As a platform, virtual reality isn’t as much of a novelty as it was a few years ago, thanks to headsets ranging from entry-level cardboard models to higher-end models like the HTC Vive and PlayStation VR. Thanks to recent sales numbers from analyst firm IDC via UploadVR, this status is also reflected on the sales charts. While the sales of VR headsets are relatively modest, the industry is still seeing steady growth from buyers.

For the first quarter of 2017, IDC reports around 2.2 million headsets were sold worldwide among all tracked manufacturers. It’s a strong year-over-year growth figure for the industry, as IDC notes that only 1.3 million headsets were sold in the first quarter of 2016 by comparison.

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The report also breaks down the current leaders in the consumer VR space. In the first quarter of 2017, Samsung leads the industry with an estimated market share of 22 percent and 490,000 shipped units. With the company’s Gear VR headset, along with strong content support from developers and its partnership with the Galaxy series of smartphones, the Gear VR benefits from a sizable install base and affordable hardware.

The Gear is followed by Sony with a market share of 19 percent and 429,000 units sold. Sony differs from many of the competitors on the market in that its primary headset, the $399 PlayStation VR, is exclusively for the PlayStation 4.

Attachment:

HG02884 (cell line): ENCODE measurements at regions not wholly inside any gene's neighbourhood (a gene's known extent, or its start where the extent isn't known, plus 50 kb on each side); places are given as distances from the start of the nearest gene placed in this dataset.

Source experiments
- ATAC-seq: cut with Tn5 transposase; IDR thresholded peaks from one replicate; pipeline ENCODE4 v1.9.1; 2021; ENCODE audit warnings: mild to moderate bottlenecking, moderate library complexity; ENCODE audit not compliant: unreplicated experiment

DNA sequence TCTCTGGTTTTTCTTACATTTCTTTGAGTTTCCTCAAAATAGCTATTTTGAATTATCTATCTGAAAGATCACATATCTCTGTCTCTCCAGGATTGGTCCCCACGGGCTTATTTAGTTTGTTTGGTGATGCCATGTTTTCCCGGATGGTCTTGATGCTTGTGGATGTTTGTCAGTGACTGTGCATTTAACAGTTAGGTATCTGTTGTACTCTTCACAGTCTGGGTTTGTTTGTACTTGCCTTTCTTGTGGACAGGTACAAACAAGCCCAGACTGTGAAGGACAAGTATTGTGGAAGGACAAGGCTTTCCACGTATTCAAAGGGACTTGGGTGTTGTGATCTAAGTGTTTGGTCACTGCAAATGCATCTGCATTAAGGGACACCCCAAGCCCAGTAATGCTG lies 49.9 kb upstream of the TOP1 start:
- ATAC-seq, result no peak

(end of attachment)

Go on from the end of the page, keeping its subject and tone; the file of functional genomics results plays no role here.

Despite its rougher performance-related edges, VR has been a surprising success for Sony thanks to its piggybacking off of the existing PlayStation 4 install base and flagship VR experiences that include Resident Evil 7 and the first-person shooter Farpoint. Earlier this week, Sony confirmed that it broke the 1 million units sold mark for the PlayStation VR even though it was just released last fall.

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At third place is HTC’s flagship Vive headset, which holds a market share of 8.4 percent and moved 190,000 units for the quarter. The Vive isn’t necessarily playing in the same field as the PlayStation VR and Gear VR as the premium headset has motion tracking and requires a gaming-capable computer. With its $799 price tag, it’s also significantly more expensive than other mobile options. However, it’s also been the preferred option for developers and other companies who want to demonstrate fully interactive high-end VR.

Facebook and the Oculus Rift fall to fourth place for the quarter with 99,300 units and a 4.4 percent market share. While the Rift’s numbers are relatively modest for the quarter, it’s still a relative plus for the company. As UploadVR notes, the Rift moved around 240,000 units in the preceding three quarters.